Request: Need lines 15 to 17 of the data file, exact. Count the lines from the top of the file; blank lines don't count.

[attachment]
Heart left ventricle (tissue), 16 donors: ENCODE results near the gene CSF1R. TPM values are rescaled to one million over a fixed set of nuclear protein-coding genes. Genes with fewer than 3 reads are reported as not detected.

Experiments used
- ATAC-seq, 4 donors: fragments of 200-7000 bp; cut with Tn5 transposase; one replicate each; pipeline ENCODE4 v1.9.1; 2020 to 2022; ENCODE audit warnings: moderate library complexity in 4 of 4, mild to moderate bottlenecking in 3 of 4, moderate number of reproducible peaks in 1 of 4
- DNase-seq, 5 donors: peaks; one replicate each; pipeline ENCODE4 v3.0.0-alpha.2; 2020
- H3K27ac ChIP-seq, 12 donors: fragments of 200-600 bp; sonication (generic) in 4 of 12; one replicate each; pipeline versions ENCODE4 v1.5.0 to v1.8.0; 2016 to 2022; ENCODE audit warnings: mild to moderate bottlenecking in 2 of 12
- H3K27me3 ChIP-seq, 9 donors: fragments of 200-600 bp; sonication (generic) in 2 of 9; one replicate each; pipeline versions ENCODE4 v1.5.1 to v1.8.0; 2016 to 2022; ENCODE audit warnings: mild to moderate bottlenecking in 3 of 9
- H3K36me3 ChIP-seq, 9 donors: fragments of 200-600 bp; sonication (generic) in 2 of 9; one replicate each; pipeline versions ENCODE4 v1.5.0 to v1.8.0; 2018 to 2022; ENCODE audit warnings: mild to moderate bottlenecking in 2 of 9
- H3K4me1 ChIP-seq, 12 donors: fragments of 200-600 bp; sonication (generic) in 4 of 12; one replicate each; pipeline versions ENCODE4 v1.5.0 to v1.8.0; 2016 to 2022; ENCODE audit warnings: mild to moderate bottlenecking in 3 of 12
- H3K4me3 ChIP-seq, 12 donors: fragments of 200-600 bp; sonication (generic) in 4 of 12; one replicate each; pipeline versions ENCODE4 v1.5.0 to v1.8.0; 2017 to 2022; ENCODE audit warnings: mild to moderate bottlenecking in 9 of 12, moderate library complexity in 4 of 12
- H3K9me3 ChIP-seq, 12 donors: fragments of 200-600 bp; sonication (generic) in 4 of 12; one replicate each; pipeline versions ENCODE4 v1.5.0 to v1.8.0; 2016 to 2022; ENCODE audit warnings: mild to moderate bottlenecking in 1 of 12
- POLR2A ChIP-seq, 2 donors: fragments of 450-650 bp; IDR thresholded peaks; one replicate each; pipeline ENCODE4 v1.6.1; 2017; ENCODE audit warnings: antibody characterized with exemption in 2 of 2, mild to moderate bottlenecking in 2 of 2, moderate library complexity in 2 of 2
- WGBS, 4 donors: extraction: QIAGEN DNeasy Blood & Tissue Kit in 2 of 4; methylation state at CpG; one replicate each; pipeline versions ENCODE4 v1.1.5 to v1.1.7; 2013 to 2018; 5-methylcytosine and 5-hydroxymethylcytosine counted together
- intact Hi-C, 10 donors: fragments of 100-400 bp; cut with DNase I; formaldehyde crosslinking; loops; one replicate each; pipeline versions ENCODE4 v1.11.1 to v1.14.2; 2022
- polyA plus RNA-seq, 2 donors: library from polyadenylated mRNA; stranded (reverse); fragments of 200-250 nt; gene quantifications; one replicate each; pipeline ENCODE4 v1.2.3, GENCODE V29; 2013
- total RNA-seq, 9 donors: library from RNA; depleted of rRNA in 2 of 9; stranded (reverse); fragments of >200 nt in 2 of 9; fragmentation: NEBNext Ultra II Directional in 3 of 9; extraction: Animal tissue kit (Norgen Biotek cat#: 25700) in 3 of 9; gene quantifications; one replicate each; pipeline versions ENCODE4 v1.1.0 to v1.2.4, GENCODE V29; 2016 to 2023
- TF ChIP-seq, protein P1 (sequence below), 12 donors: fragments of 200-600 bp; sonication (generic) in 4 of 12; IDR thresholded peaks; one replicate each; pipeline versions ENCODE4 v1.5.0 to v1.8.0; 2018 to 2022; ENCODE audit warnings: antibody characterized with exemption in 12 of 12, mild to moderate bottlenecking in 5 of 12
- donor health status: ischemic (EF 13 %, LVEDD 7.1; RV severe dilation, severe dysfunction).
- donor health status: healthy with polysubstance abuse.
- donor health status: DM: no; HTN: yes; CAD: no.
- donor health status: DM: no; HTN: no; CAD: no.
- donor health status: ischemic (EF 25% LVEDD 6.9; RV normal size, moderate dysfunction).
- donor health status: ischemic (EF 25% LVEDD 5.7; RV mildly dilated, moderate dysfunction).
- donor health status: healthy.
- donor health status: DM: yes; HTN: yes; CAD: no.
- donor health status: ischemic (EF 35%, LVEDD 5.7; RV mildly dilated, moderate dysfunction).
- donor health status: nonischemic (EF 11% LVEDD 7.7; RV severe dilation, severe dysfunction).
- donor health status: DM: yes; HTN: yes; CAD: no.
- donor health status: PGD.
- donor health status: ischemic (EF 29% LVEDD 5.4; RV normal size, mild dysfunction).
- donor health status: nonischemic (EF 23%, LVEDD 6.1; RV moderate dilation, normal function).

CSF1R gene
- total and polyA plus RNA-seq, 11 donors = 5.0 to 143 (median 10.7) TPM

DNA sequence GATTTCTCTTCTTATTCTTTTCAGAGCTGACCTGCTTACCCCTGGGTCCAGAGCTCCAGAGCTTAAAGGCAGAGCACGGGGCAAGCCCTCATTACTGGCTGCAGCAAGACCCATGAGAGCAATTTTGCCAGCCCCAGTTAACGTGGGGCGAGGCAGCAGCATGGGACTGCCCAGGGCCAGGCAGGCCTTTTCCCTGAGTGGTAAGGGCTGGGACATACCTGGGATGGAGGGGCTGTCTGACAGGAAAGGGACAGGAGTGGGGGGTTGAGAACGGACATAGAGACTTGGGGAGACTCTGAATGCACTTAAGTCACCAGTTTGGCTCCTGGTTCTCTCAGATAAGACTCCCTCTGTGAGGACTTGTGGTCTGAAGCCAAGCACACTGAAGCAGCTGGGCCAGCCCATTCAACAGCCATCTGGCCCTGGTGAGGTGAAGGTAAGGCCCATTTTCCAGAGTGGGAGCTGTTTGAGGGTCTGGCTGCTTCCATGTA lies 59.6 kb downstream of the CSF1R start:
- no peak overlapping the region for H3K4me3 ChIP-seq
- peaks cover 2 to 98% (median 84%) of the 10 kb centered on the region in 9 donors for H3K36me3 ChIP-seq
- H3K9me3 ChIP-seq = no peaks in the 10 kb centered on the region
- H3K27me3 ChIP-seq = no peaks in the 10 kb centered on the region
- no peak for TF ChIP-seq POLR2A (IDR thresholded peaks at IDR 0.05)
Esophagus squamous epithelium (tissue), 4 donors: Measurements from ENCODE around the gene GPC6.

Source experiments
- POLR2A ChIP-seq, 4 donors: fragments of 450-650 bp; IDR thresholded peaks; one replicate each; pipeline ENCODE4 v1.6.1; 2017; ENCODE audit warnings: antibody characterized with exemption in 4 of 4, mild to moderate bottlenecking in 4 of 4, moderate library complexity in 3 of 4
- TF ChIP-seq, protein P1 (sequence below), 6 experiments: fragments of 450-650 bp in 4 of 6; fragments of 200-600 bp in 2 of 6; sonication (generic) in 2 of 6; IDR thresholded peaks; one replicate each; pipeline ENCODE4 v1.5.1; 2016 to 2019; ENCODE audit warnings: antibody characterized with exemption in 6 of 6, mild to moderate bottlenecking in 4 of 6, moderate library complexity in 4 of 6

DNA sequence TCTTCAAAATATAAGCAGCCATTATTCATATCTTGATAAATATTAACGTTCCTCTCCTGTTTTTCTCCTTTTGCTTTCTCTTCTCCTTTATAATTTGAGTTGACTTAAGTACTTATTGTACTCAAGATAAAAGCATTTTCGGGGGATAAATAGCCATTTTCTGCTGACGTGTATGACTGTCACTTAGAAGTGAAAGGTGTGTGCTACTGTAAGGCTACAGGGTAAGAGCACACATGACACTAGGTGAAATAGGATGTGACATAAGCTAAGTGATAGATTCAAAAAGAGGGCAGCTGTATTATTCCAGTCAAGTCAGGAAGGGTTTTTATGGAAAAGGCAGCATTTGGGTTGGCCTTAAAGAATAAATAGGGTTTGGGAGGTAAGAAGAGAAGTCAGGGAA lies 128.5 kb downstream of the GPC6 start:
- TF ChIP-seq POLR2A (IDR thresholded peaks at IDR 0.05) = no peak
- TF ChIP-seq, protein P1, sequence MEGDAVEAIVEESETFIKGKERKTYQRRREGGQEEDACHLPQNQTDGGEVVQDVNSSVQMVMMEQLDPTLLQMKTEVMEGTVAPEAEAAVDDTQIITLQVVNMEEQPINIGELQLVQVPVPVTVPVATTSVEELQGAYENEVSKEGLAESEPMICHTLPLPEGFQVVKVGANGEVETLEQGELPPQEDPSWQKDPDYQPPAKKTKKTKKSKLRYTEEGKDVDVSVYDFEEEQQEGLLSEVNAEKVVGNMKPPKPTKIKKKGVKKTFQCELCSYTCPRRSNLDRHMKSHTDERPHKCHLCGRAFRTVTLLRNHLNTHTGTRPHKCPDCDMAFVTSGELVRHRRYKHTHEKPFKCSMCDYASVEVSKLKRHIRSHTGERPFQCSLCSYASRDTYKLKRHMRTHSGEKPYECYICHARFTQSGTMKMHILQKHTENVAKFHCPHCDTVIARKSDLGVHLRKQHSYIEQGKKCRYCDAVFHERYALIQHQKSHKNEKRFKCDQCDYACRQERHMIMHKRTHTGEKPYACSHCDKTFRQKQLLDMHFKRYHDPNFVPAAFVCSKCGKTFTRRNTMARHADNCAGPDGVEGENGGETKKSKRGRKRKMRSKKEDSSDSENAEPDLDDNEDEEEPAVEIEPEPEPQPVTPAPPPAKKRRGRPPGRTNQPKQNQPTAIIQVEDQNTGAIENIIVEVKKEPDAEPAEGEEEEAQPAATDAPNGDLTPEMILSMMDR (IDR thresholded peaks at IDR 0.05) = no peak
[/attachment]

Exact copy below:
- total RNA-seq, 9 donors: library from RNA; depleted of rRNA in 2 of 9; stranded (reverse); fragments of >200 nt in 2 of 9; fragmentation: NEBNext Ultra II Directional in 3 of 9; extraction: Animal tissue kit (Norgen Biotek cat#: 25700) in 3 of 9; gene quantifications; one replicate each; pipeline versions ENCODE4 v1.1.0 to v1.2.4, GENCODE V29; 2016 to 2023
- TF ChIP-seq, protein P1 (sequence below), 12 donors: fragments of 200-600 bp; sonication (generic) in 4 of 12; IDR thresholded peaks; one replicate each; pipeline versions ENCODE4 v1.5.0 to v1.8.0; 2018 to 2022; ENCODE audit warnings: antibody characterized with exemption in 12 of 12, mild to moderate bottlenecking in 5 of 12
- donor health status: ischemic (EF 13 %, LVEDD 7.1; RV severe dilation, severe dysfunction).